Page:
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The rise of the Modi Class

April 30, 2014 22:24 IST

Narendra Modi

'This election campaign in Gujarat, in spite of an expected impressive win for the BJP, will expose the party's emerging weaknesses in the state.'

'In urban areas, the BJP will do well, but in the Congress strongholds of tribal areas and the south and in some towns of middle Gujarat, there will be a couple of surprises.'

'If Modi was not the prime ministerial candidate, his party would have faced ignominious results in the Lok Sabha elections.'

Travelling across tribal Dahod to an about-to-be-born township near Ahmedabad, Sheela Bhatt/Rediff.com examines how the 'Modi effect' will play out in the polls in his home state.

In Gujarati newspapers today, the Bharatiya Janata Party's prime ministerial candidate Narendra Modi underplayed the 'Let a Gujarati become prime minister' appeal. It was expected that in the last phase of campaigning, Modi would play the emotional regional identity card and try to win all the 26 seats at stake here. However, he only played it subtly.

Instead, the advertisement in local dailies inspires people to vote. Only in radio advertisements in Gujarati was it claimed by the BJP that, 'As Gujaratis felt proud when Mahatma Gandhi and Sardar Patel led the struggle for Swaraj, let us feel proud once again as Narendra Modi, another Gujarati, wants to lead the struggle for Su-Raj' (good governance).

In a speech in Gujarati in Surendranagar, Modi did mention a Gujarati proverb that implied that if a Gujarati is there in New Delhi to serve the state's interest it would help (Mama ne ghare ma pirsanari hoi to anand thay). Its literal translation is, if one goes to one's maternal uncle's home and your mother is serving food there, then you feel it is like your own home.

Like many states of India, Gujarat behaves differently in the Lok Sabha and assembly elections. Under Modi's leadership, the BJP's performance has never been impressive in the Lok Sabha election. In the 2009 election, the BJP won 15 seats and the Congress won 11 seats. In the 2004 election the BJP won 14 seats.

Just to make the point that Modi's bid for the prime minister's post has resounding support in his home state, the BJP would like to win 26 out of the 26 seats. After all, 37 years have passed since Morarji Desai, a strong regional leader from Gujarat, is once again bidding for the top post.

Notwithstanding the Modi wave and 'Modi for PM' cries, the most interesting thing about the 26 Lok Sabha seats that went to the polls today is that in Gujarat, not even senior BJP leaders claim that there will be a clean sweep by their party.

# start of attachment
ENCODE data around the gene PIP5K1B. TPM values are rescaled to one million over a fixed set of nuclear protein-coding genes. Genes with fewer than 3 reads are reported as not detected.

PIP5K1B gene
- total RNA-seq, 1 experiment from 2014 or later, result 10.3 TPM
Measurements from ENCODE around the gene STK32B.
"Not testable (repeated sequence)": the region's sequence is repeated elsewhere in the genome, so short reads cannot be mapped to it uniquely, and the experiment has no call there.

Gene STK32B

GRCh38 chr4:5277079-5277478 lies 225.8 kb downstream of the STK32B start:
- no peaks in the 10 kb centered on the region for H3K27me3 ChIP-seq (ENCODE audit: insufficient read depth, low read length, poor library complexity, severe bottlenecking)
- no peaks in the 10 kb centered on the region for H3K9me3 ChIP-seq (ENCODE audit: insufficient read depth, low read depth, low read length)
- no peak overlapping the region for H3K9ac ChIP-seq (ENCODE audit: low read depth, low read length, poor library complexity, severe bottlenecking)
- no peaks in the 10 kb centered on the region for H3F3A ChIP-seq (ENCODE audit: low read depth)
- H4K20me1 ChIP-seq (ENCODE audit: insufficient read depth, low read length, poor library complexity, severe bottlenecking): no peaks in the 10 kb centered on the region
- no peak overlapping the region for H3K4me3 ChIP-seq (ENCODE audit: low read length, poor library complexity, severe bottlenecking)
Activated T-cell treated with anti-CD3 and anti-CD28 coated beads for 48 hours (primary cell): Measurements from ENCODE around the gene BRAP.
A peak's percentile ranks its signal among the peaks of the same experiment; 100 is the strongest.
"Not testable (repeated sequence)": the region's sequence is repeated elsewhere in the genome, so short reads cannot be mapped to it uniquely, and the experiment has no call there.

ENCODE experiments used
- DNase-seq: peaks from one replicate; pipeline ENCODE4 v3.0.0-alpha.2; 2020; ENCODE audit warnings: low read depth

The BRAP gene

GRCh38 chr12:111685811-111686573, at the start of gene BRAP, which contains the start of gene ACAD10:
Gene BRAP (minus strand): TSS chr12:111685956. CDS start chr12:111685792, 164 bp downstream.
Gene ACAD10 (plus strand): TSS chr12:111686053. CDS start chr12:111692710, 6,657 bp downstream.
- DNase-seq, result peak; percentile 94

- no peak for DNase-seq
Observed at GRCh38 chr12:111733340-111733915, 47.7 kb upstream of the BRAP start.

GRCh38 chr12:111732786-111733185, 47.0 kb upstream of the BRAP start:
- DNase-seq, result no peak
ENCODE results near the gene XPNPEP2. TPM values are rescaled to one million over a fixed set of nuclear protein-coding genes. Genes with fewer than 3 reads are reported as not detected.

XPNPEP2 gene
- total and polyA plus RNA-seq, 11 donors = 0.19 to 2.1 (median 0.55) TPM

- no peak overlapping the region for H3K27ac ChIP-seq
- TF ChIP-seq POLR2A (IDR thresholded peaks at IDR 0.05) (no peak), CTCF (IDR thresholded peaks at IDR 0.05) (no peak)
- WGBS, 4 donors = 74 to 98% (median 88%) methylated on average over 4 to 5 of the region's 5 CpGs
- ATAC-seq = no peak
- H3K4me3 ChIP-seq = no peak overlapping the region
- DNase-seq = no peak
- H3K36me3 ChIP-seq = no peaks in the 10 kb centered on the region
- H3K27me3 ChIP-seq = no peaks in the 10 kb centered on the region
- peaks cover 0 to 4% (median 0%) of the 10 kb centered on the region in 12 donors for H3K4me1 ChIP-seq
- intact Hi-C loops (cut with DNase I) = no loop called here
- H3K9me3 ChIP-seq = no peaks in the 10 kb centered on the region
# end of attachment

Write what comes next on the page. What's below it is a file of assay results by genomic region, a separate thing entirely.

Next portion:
There is anti-incumbency in Gujarat against a slackening administration, there is the people's disgust against ever-growing corruption at all levels, and even the BJP's usually well-oiled party machinery is not working efficiently.

Also, Congress candidates have been selected more prudently than BJP candidates.

However, Gujaratis being practical voters are likely to cheer Modi because, as he mentioned, a 'Gujarati prime minister' will help in New Delhi. Modi has clearly underplayed the 'Gujarati' tag largely because his other identities of Vikas Purush and 'Being Indian First' may get blurred in the battlefields of Uttar Pradesh and Bihar.

This election campaign in Gujarat, in spite of an expected impressive win for the BJP, will expose the party's emerging weaknesses in the state.

In the urban areas, the BJP will do well, but in the Congress strongholds of tribal areas and the south and in some towns of middle Gujarat, there will be a couple of surprises.

If Modi was not the prime ministerial candidate, his party would have faced ignominious results in the Lok Sabha elections.

In Vadodara, Modi's victory will be awesome. But in the surrounding areas of Dahod, Chota Udaipur, Bharuch, Sabarkantha, Anand and Kheda, the Congress and BJP are fighting like equals and the victory margins are likely to be modest.

In spite of the Modi wave, Gujarat's electorate in the tribal areas is speaking out against his government when the media talks to them. They talk about sanitation, corruption and the costly standard of living, particularly electricity bills.

Of course, a Gujarati bhai's bid for the PM's post has very strong appeal in the state, so the Congress's hard work may not yield the desired results, but it will pave the way for the future.

On April 26, near Deogadh Baria, we met Bhurabhai Damor, a retired teacher, and Raimalbhai Bhabhor, the sarpanch of Dhamrada village (image, left), who spoke at length about their lives.

They explained how things are going from bad to worse in their area. Raimal was a Congressman, but Bhurabhai is politically neutral.

"We have no industry. No jobs," they said. "We do cultivation depending on the rain. We don't have water from a canal."

In spite of a new law dealing with forest lands, tribal families don't get the rights to the land. The Gujarat government is moving very slowly in implementing the law.